Searching over 5,500,000 cases.


searching
Buy This Entire Record For $7.95

Download the entire decision to receive the complete text, official citation,
docket number, dissents and concurrences, and footnotes for this case.

Learn more about what you receive with purchase of this case.

James Gillette and Erica Michaliga v. Mark A. Ciavarella

January 31, 2012

JAMES GILLETTE AND ERICA MICHALIGA, PLAINTIFFS,
v.
MARK A. CIAVARELLA, JR., MICHAEL T. CONAHAN, COUNTY OF LUZERNE, GREG SKREPENAK, TODD VONDERHEID, SAM GUSTO, SANDRA BRULO, LUZERNE COUNTY DEPARTMENT OFJUVENILE PROBATION, ROBERT J. POWELL, ROBERT MERICLE, PA CHILD CARE, MERICLE CONSTRUCTION, INC., PA CHILD CARE, LLC, WESTERN PA CHILDCARE, LLC, MID-ATLANTIC CHILD YOUTH SERVICES, LLC, POWELL LAW GROUP, P.C., BARBARA CONAHAN, CINDY CIAVARELLA, PINNACLE GROUP OF JUPITER, LLC, GREGORY ZAPPALA, BEVERAGE MARKETING OF PA, INC., AND JOHN DOE, ESQUIRE, DEFENDANTS.



The opinion of the court was delivered by: Judge Caputo

MEMORANDUM

Presently before the Court are Defendant Mark A. Ciavarella's Motion to Dismiss and Defendant Western PA Childcare, LLC's Motion to Dismiss.*fn1 Mr. Ciavarella's motion will be denied in part and granted in part because he is only shielded by judicial immunity for judicial acts taken within his jurisdiction.Western PA Childcare, LLC's motion will be granted in part because 42 U.S.C. § 1983 does not apply to state law violations, but denied in part because Plaintiffs have stated a claim under § 1983 for federal civil rights violations and have standing to assert their timely civil RICO claims.

I. Background

Plaintiffs' suit arises out of an alleged conspiracy involving judicial corruption on the part of two former Luzerne County Court of Common Pleas ("LCCCP") judges: Mark Ciavarella and Michael Conahan. The general facts of this conspiracy have already been laid out in Wallace v. Powell, No. 3:09-cv-0286, 2009 WL 4051974 (M.D. Pa. Nov. 20, 2009), another action against these Defendants arising out of the same circumstances.This opinion will only address the facts that are relevant to the instant motions filed by Defendants Mr. Ciavarella and Western PA Child Care, LLC ("WPACC").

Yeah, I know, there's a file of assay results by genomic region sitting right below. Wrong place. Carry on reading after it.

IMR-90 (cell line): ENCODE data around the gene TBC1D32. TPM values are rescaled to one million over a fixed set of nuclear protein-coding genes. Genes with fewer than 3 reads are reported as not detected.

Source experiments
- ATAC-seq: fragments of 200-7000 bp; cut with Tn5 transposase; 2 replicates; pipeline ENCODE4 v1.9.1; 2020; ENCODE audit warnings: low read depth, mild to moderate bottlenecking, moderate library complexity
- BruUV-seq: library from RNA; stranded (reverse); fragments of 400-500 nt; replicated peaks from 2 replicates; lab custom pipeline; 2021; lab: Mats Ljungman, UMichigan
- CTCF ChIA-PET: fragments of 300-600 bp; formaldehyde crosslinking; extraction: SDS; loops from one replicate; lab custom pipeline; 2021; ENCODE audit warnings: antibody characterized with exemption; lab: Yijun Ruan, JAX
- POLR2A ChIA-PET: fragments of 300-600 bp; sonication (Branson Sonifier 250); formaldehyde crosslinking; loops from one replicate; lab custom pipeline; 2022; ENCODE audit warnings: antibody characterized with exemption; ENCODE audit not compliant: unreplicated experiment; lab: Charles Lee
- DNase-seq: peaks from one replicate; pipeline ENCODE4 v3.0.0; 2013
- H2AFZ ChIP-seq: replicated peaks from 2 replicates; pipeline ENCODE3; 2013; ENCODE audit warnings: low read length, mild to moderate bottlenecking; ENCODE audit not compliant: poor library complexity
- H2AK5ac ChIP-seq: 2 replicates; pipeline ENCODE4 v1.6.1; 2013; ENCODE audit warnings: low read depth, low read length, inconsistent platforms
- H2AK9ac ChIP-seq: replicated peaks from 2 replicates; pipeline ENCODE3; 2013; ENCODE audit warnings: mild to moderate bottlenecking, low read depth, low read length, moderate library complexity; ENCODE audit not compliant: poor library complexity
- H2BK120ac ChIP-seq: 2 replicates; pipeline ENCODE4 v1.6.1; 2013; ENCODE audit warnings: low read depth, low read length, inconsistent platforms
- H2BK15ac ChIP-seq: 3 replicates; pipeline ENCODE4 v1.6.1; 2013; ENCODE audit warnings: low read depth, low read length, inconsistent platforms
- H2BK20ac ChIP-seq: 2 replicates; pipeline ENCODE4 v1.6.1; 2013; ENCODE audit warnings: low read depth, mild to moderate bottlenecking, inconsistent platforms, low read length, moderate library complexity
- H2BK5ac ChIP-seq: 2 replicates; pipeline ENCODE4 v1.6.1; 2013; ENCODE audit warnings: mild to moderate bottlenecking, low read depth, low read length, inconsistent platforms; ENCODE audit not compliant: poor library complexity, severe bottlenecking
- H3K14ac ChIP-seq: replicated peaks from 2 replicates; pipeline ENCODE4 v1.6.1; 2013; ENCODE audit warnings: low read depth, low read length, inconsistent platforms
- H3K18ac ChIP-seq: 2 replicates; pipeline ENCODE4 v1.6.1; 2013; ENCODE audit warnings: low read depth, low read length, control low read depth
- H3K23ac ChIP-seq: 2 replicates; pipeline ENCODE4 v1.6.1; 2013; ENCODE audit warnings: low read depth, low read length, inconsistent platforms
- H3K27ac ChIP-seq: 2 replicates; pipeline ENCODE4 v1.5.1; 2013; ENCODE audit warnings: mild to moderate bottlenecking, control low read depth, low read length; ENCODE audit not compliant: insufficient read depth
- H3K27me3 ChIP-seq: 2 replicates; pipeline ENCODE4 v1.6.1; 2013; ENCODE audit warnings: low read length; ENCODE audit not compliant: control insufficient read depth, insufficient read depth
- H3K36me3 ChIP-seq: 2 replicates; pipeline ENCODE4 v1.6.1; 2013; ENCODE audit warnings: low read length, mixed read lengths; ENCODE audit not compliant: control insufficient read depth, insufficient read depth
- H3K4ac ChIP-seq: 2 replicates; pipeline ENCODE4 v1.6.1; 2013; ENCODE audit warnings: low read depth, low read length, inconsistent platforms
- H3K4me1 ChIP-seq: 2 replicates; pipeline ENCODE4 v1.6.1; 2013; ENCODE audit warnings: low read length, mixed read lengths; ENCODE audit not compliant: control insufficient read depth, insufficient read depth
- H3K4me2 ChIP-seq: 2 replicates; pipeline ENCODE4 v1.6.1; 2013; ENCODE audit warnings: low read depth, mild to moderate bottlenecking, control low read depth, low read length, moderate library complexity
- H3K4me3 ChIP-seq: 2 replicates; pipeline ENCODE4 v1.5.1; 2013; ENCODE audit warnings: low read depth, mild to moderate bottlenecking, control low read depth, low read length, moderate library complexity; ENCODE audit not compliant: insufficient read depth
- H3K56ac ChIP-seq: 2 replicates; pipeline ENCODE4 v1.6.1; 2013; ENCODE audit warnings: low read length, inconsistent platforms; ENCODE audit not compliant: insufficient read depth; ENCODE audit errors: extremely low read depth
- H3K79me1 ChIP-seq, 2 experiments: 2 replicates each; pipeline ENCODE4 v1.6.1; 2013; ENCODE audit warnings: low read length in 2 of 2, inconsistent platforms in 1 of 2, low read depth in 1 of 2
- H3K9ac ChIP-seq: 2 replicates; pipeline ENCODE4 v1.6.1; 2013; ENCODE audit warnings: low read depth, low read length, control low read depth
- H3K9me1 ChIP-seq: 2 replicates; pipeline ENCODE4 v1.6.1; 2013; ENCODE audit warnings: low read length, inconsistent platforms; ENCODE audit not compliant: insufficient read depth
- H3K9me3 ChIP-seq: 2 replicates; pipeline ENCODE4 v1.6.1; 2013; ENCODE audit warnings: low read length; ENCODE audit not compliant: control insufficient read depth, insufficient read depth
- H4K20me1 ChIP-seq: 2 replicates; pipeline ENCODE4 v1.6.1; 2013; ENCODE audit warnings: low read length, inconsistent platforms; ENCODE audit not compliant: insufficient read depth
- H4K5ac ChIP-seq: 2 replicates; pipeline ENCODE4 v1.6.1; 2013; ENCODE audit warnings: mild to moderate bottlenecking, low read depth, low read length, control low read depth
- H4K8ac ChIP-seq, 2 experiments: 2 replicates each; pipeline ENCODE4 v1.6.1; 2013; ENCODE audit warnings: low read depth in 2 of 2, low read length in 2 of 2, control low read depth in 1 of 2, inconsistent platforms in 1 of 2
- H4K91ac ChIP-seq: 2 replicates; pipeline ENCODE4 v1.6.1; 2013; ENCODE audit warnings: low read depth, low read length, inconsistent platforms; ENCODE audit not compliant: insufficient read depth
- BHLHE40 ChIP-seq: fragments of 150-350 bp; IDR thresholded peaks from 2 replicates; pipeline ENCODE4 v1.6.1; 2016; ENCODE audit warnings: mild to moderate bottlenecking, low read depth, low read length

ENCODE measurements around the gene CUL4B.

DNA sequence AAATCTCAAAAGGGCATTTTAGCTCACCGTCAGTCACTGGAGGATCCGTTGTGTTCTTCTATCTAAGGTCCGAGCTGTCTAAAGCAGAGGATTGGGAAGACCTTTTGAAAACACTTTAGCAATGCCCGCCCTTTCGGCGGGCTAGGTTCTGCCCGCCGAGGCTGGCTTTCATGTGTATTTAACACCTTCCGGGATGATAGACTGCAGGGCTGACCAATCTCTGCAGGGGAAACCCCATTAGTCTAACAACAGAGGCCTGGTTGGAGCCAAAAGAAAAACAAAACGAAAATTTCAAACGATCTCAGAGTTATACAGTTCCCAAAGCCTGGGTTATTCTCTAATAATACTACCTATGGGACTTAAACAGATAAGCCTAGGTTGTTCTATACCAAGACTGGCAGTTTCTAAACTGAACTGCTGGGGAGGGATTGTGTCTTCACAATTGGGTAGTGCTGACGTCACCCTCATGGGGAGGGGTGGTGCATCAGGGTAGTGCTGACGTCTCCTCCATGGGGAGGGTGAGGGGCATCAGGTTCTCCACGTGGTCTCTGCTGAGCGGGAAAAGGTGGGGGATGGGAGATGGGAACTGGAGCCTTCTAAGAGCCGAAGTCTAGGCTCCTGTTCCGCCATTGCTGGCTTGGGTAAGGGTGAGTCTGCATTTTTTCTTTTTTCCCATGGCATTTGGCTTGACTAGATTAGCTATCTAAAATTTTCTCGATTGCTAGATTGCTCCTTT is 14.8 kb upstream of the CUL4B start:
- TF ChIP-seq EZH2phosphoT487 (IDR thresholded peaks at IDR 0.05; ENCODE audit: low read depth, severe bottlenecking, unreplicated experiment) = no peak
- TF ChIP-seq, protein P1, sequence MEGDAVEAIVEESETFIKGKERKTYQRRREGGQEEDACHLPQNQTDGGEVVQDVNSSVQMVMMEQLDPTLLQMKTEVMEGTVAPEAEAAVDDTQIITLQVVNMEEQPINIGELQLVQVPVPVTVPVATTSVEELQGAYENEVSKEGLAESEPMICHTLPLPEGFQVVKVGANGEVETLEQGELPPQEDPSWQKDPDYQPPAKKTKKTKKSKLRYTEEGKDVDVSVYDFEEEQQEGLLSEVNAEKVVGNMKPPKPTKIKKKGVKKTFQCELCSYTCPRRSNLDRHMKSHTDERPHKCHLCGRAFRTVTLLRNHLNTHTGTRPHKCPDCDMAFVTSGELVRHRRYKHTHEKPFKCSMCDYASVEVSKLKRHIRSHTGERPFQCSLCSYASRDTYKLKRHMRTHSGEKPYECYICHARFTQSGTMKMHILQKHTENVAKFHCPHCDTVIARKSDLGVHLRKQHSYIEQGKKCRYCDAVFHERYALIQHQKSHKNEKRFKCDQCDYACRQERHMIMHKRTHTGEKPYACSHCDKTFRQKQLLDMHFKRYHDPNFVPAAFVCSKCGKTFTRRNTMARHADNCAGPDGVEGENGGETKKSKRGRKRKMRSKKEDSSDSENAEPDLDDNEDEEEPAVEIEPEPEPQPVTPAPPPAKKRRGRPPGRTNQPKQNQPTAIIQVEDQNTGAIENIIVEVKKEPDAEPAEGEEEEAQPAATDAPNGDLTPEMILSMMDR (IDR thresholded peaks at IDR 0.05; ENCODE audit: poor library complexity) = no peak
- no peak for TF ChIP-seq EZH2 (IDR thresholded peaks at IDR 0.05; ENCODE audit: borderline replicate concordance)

The complaint alleges as follows: In June of 2000,*fn2 Mr. Ciavarella presided over juvenile proceedings in the LCCCP. He began discussing the potential construction of a juvenile detention facility in Luzerne County, coming to an agreement with Defendant Robert Mericle, a contractor, and Defendants Robert Powell and Gregory Zappala, acting as Defendant PA Child Care ("PACC"), to build a juvenile detention center that would be operated by PACC. On January 29, 2002, Mr. Conahan signed an agreement between PACC and LCCCP to house juvenile offenders at a the PACC facility. He also took action to divert funds away from the Luzerne County juvenile detention center. In January 2003, Mr. Conahan and Mr. Ciavarella arranged to receive a payment from Mr. Powell and Mr. Mericle for the roles the judges played in accomplishing the construction of the PACC facility. All Defendants took steps to conceal these payments, including making multiple financial transactions via wire transfer, entering false entries in books and records, creating false notations on checks, and creating fraudulent agreements.

Due to the success of the PACC facility, Mr. Powell and Mr. Zappala built a second detention center in western Pennsylvania, this time acting as Defendant WPACC, with Mr. Mericle as the contractor. The two judges each received payment from WPACC for their roles in the construction of the facility. Throughout the scheme, the two judges received a total of approximately $2.6 million in payments.